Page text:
ENTERTAINMENT

90% of coronavirus cases in Victoria can be traced back to just ONE hotel


DETECTED: 90% of coronavirus cases in Victoria can be traced back to just ONE hotel – after COVID-19 was transmitted to employees during the botched quarantine program

  • The virus escaped Melbourne's Rydges at the Swanston Hotel, an investigation learned today
  • Most cases can be traced back to a family of four who were moved there
  • The four family members had all tested positive for COVID-19 by May 18
  • By mid-June, a total of 17 employees and their close contacts had tested positive

Almost all of the second wave coronavirus cases in Victoria can be traced back to a single quarantine hotel, an investigation heard today.

According to government epidemiologist Charles Alpren, the Melbourne Rydges virus escaped at the Swanston Hotel after a family of four was brought there after testing positive.

The family returned from overseas on May 9, began quarantine at another hotel, and were relocated to Rydges on May 15.

Employees at a Melbourne hotel move luggage for guests in quarantine on June 25

All four had tested positive for COVID-19 by May 18.

The following week, May 25, three hotel employees were diagnosed with the deadly virus.

By mid-June, a total of 17 employees and their close contacts had tested positive.

The virus then made its way into the community and the outbreak is linked to an additional 24 clusters.

"It is likely that the vast majority – I said about 90 percent or more in my testimony – of COVID-19 infections in Victoria are due to the Rydges Hotel," said Dr. Alpren.

Almost all other cases can probably be traced back to the Stamford Plaza Hotel, which Dr. Alpren was also used for quarantine.

"It is likely that a high proportion, around 99 percent of current cases of COVID-19 in Victoria, come from Rydges or Stamford," he said.

46 Stamford Plaza workers and their close contacts were found to have caught COVID-19 from a man who returned from overseas on June 1 and a couple who returned on June 11.

Travelers who arrive in Melbourne go into their two-week hotel quarantine

Travelers who arrive in Melbourne go into their two-week hotel quarantine

Dr. Alpren said Victoria's health department saw "no evidence of any other transmission" outside of the hotels.

“That doesn't mean that there aren't any other transmission events that could be there.

"But with very few people coming to Victoria right now who may offer new import sources for the virus, this is becoming less and less likely," he said.

In late May, when the virus first broke out of hotel quarantine, 19 people in Victoria had died of COVID-19.

The state's death toll now stands at 351, with nearly 7,500 active cases.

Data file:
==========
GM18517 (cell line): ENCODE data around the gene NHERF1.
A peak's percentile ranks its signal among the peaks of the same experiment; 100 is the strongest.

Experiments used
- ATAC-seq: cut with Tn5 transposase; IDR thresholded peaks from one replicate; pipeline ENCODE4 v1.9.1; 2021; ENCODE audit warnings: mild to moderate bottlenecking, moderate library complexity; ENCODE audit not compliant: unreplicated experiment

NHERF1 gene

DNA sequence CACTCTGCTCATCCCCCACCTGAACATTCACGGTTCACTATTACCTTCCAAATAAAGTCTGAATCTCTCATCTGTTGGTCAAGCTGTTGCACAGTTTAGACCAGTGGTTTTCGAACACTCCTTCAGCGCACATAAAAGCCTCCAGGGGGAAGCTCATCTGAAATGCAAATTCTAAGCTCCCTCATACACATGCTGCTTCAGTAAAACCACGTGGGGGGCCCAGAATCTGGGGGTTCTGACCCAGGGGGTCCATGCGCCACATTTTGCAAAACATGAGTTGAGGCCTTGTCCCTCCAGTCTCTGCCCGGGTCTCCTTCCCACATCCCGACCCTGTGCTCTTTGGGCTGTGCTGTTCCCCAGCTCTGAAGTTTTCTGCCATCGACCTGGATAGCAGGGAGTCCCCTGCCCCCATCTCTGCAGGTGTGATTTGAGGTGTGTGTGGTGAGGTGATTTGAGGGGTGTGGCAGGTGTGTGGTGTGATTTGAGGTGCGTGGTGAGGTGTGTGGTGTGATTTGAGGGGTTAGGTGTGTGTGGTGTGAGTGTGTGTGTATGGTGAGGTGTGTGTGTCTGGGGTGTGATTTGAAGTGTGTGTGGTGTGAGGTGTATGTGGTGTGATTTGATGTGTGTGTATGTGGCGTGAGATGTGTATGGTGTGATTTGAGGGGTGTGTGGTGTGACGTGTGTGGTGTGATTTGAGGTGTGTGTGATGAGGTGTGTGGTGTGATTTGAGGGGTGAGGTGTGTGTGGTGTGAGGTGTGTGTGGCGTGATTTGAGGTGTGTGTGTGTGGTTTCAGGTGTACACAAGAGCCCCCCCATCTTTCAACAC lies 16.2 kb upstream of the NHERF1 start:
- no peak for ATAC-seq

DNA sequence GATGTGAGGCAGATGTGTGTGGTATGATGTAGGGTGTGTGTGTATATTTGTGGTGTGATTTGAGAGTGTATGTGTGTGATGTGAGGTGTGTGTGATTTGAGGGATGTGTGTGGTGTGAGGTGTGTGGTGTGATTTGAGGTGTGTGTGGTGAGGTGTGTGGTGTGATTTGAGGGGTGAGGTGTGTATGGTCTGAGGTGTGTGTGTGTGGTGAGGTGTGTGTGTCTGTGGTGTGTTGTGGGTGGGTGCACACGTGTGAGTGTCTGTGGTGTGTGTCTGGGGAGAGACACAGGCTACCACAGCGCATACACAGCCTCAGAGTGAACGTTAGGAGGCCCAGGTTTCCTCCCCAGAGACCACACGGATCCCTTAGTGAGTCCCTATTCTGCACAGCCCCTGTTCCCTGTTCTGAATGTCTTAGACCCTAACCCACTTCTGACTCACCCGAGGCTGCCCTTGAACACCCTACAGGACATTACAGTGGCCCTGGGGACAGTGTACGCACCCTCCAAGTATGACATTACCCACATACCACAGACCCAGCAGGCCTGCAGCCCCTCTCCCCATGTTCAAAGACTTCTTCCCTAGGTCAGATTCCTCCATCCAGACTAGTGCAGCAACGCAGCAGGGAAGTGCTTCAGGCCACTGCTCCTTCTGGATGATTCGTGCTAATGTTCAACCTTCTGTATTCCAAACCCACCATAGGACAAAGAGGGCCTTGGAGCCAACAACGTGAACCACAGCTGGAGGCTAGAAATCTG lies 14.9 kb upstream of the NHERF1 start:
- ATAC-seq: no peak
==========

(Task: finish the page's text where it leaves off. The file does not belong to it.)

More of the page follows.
The request continues.

RYDGES ON SWANSTON CLUSTER:

* May 9th – The family of four returns to Australia from overseas and begins the mandatory hotel quarantine. The first family member becomes symptomatic the same day.

May 10th – The second family member becomes symptomatic.

* May 11th – The third family member becomes symptomatic.

* May 12 – The fourth family member becomes symptomatic.

* May 14th – The first two family members test positive for COVID-19.

* May 15 – Family moved to the Rydges at the Swanston Hotel.

* May 17-18 – Other family members test positive for COVID-19.

* May 25 – Three employees at Rydges on Swanston Hotel become symptomatic. They will then test positive for COVID-19.

* May 26th to June 18th – A total of 17 people are epidemiologically linked to the Rydges outbreak and either worked in the hotel or with household members or through social contacts by hotel staff. Another case, a household contact from an employee at the Rydges Hotel, was diagnosed with COVID-19 in Queensland.

* May 30 – The Department of Health and Human Services receives an initial genomic analysis related to the outbreak and concludes that all cases belonged to the same transmission network.

* As of July 31, DHHS had received reports of the genome sequencing of 14 of the 17 epidemiologically linked cases. All 14 cases grouped together genomically and genomically grouped with the family of returnees from overseas.

STAMFORD PLAZA CLUSTER:

* June 1st – man returns from overseas and enters the mandatory hotel quarantine. He becomes symptomatic the same day.

* June 3 – Man tested for COVID-19, diagnosed with the virus the next day.

* June 10th – employee becomes symptomatic.

* June 11th – A couple returns from overseas and enters the mandatory hotel quarantine. On the same day, one of them becomes symptomatic. The second becomes symptomatic the next day.

* June 14th – Employee diagnosed with COVID-19. The couple will be tested for the virus.

* June 15-16 – couple diagnosed with COVID-19.

* By July 13 – A total of 46 people epidemiologically linked to the Stamford Plaza outbreak will be diagnosed with COVID-19. They are either workers in the hotel or household contacts of employees.

* The subsequent genome sequencing concludes that the outbreak consists of two different chains of transmission. One cluster was created by the overseas traveler from June 1, the other from the couple from June 11.

* To date, the DHHS has received genome sequencing reports from 35 of the 46 cases epidemically related to the outbreak.

* No links were found between the cases of the Rydges Hotel outbreak and the Stamford Plaza outbreak.

Source: testimony of Dr. Charles Alpren, epidemiologist for the Department of Health and Human Services.

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